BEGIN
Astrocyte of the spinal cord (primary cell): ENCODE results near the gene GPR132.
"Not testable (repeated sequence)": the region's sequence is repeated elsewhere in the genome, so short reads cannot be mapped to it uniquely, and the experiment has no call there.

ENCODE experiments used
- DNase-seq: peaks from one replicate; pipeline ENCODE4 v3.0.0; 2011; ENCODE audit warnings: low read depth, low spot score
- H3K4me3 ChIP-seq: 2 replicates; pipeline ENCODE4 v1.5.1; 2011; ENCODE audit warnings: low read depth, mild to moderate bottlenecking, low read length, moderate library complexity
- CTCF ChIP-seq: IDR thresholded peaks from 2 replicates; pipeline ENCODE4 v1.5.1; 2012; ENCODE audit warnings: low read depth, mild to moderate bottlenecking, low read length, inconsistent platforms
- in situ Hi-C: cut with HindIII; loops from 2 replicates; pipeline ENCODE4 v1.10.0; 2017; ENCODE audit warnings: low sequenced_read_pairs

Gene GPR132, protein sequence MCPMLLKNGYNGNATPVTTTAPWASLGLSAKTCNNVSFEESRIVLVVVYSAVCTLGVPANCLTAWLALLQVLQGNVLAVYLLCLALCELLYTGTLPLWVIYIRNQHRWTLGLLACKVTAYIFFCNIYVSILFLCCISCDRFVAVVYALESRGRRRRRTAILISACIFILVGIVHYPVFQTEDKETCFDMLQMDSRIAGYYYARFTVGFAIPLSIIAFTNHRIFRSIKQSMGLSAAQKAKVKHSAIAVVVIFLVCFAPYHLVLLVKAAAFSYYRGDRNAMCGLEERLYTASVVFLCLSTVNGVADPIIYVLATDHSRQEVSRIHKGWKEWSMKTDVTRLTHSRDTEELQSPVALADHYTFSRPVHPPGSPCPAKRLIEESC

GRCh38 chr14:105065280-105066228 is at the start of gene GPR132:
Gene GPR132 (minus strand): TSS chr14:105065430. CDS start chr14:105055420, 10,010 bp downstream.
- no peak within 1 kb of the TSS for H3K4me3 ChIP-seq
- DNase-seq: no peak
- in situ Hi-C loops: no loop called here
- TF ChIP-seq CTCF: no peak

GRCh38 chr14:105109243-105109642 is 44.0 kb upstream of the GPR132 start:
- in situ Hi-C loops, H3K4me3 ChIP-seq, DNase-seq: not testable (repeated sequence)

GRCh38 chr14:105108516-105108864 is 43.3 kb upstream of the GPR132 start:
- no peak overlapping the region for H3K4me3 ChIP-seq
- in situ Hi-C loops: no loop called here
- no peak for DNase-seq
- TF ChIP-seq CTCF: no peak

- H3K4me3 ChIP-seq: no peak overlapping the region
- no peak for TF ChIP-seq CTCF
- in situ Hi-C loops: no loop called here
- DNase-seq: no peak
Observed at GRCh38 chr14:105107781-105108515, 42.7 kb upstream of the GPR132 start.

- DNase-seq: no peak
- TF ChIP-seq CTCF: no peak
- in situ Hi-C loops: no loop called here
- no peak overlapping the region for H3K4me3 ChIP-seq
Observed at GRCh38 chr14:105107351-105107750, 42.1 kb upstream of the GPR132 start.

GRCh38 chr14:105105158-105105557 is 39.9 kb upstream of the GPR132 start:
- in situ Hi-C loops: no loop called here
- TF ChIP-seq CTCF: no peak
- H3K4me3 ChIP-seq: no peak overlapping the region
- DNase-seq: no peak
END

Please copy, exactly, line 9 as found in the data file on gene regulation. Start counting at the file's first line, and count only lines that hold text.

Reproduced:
GRCh38 chr14:105065280-105066228 is at the start of gene GPR132: